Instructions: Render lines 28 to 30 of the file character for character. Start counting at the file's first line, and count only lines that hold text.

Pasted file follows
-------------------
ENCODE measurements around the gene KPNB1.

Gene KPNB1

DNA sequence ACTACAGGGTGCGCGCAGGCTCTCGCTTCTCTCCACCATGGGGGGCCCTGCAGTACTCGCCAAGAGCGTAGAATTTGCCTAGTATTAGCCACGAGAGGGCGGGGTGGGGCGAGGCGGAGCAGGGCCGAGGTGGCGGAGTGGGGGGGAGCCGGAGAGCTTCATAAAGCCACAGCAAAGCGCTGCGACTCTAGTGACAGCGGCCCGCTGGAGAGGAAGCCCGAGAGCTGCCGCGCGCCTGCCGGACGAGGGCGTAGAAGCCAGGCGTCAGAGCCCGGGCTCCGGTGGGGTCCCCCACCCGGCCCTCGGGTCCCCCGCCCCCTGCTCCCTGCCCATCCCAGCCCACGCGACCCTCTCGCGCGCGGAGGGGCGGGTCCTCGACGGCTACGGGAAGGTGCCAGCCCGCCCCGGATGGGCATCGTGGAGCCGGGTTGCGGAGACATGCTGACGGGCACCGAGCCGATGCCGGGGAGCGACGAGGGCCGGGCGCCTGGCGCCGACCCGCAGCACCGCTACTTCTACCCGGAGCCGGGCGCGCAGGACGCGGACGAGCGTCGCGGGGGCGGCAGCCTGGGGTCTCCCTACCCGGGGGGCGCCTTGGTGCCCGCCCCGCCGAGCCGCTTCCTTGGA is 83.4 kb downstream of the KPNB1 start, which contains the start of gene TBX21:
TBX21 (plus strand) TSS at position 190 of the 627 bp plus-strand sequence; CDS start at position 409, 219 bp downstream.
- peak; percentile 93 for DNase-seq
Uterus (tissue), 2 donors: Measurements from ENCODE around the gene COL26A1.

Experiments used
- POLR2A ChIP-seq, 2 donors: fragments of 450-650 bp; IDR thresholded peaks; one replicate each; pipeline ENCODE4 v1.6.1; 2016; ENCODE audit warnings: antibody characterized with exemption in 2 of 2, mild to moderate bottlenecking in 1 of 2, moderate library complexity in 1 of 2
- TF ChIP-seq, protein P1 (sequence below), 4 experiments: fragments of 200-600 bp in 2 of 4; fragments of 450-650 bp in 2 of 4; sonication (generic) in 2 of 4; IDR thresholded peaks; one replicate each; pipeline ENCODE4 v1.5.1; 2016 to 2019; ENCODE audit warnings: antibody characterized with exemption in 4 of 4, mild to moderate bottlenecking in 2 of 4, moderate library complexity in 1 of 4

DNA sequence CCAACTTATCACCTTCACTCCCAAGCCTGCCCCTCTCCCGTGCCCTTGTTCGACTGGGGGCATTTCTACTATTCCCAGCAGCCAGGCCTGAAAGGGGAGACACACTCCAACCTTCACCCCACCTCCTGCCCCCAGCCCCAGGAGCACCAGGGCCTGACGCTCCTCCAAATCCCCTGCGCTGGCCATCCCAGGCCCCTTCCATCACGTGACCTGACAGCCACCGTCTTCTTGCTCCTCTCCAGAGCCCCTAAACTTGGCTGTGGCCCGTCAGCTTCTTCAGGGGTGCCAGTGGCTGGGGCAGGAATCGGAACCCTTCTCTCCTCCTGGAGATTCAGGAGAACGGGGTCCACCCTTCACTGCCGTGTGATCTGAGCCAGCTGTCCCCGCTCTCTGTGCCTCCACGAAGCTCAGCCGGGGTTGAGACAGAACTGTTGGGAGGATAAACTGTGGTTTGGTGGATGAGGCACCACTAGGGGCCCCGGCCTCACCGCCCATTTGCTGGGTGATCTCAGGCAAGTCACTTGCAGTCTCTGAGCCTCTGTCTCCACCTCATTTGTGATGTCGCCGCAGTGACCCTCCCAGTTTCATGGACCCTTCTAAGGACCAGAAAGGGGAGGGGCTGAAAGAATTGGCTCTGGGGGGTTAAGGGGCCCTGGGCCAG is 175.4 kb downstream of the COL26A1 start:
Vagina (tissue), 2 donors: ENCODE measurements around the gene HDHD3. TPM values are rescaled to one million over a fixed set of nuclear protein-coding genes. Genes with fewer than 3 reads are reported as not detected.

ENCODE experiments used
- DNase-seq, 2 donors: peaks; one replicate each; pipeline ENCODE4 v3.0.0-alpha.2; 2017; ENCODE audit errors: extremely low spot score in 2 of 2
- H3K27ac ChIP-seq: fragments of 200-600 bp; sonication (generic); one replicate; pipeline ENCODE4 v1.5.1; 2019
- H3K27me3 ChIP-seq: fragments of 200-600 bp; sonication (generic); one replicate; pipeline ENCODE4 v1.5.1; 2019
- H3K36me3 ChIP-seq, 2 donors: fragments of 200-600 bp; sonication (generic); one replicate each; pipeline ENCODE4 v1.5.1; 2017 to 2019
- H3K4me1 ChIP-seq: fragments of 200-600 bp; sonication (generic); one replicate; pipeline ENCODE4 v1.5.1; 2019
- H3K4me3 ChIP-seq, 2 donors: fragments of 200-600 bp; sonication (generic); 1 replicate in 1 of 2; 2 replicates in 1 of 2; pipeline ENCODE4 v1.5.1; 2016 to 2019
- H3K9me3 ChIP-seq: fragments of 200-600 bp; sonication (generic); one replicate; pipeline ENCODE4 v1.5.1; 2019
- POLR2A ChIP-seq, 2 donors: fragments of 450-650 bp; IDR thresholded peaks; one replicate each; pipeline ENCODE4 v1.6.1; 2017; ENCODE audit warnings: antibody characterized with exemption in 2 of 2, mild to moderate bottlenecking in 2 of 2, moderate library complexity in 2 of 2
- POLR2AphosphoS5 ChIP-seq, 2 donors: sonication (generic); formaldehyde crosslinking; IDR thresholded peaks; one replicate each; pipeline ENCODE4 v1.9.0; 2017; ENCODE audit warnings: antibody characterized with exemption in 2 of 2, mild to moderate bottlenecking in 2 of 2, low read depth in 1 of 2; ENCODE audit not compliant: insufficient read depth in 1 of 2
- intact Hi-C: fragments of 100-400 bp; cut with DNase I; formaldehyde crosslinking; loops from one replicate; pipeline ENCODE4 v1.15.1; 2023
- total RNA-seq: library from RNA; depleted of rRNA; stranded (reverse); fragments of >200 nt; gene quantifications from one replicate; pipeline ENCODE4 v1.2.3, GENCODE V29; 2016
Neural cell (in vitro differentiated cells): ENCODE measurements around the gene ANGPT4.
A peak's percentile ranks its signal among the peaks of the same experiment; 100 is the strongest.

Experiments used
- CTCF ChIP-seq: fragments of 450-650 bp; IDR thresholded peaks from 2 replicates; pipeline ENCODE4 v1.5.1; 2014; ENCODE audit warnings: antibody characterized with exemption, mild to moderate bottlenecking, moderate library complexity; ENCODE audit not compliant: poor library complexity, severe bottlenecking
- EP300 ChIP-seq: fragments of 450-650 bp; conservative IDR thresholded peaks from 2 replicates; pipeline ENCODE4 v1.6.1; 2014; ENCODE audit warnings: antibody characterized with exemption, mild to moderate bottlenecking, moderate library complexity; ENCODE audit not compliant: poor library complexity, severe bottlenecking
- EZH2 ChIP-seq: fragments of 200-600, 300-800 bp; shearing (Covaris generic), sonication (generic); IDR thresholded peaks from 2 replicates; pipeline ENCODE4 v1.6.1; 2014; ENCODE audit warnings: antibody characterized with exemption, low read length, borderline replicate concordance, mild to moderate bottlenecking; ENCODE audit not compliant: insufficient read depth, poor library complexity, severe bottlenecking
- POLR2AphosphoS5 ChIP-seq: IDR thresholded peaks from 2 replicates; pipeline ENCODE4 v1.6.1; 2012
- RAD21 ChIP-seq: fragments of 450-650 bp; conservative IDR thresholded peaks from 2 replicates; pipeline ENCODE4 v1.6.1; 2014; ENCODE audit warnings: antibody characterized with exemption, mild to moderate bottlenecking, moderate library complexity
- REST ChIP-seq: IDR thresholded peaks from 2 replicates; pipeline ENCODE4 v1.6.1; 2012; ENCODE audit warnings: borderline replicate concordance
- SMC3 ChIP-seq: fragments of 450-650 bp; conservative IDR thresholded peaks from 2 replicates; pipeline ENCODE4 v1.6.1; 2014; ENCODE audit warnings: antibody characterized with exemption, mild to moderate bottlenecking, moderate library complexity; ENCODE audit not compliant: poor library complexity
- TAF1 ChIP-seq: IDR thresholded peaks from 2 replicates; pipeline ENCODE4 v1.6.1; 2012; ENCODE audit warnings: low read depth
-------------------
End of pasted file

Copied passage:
- EP300 ChIP-seq: fragments of 450-650 bp; conservative IDR thresholded peaks from 2 replicates; pipeline ENCODE4 v1.6.1; 2014; ENCODE audit warnings: antibody characterized with exemption, mild to moderate bottlenecking, moderate library complexity; ENCODE audit not compliant: poor library complexity, severe bottlenecking
- EZH2 ChIP-seq: fragments of 200-600, 300-800 bp; shearing (Covaris generic), sonication (generic); IDR thresholded peaks from 2 replicates; pipeline ENCODE4 v1.6.1; 2014; ENCODE audit warnings: antibody characterized with exemption, low read length, borderline replicate concordance, mild to moderate bottlenecking; ENCODE audit not compliant: insufficient read depth, poor library complexity, severe bottlenecking
- POLR2AphosphoS5 ChIP-seq: IDR thresholded peaks from 2 replicates; pipeline ENCODE4 v1.6.1; 2012